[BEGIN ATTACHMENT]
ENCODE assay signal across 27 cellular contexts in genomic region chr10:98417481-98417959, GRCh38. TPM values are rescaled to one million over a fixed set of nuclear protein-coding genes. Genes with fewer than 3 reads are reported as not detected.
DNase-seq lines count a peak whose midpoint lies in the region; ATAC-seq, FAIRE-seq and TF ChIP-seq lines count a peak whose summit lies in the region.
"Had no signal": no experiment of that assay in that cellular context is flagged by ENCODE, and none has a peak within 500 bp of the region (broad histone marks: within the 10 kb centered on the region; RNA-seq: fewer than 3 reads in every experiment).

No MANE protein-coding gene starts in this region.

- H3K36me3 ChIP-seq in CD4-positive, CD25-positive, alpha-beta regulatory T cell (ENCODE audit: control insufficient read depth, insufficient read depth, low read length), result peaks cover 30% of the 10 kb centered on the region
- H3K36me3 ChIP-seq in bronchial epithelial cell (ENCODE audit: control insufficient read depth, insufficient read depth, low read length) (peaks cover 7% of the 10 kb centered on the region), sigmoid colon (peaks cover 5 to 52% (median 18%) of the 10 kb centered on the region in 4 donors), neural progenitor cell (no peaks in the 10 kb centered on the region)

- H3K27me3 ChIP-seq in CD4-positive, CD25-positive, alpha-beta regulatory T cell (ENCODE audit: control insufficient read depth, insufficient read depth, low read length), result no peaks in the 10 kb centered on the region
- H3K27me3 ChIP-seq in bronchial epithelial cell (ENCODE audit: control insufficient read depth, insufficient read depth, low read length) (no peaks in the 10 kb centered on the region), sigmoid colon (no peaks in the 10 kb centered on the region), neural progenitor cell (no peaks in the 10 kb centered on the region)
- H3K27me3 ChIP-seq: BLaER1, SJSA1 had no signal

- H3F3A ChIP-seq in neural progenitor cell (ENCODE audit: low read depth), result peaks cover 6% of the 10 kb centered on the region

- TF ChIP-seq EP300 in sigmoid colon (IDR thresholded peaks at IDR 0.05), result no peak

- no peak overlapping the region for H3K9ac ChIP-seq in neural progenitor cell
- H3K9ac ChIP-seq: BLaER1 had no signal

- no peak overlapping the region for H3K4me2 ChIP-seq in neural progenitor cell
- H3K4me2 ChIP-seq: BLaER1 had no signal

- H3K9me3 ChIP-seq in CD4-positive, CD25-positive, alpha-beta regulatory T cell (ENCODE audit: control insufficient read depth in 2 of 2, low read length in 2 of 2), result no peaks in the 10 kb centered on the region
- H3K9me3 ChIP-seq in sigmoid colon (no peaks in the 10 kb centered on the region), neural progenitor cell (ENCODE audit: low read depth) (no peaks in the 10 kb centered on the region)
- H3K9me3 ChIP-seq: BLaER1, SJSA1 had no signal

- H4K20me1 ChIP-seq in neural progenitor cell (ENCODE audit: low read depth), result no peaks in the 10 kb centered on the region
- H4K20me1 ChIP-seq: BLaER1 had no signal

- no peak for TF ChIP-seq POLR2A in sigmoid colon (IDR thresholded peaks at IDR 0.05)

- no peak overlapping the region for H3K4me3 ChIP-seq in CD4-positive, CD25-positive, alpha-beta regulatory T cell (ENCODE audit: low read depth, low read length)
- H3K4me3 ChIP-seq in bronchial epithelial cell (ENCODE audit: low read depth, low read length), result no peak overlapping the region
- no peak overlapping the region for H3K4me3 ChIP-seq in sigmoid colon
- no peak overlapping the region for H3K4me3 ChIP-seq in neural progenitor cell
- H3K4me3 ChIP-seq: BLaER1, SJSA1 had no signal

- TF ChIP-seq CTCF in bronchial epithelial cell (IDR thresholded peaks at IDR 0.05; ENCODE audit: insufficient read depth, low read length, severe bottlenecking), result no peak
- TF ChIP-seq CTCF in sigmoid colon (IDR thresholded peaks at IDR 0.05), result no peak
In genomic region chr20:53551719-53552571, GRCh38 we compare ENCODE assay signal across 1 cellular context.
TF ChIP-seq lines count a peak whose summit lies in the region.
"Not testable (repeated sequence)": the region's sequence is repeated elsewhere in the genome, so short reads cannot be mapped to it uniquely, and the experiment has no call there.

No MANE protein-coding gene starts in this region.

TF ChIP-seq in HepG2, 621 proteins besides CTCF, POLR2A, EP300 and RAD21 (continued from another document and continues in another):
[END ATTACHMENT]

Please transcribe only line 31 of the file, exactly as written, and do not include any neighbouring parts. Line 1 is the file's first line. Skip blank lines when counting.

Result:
"Not testable (repeated sequence)": the region's sequence is repeated elsewhere in the genome, so short reads cannot be mapped to it uniquely, and the experiment has no call there.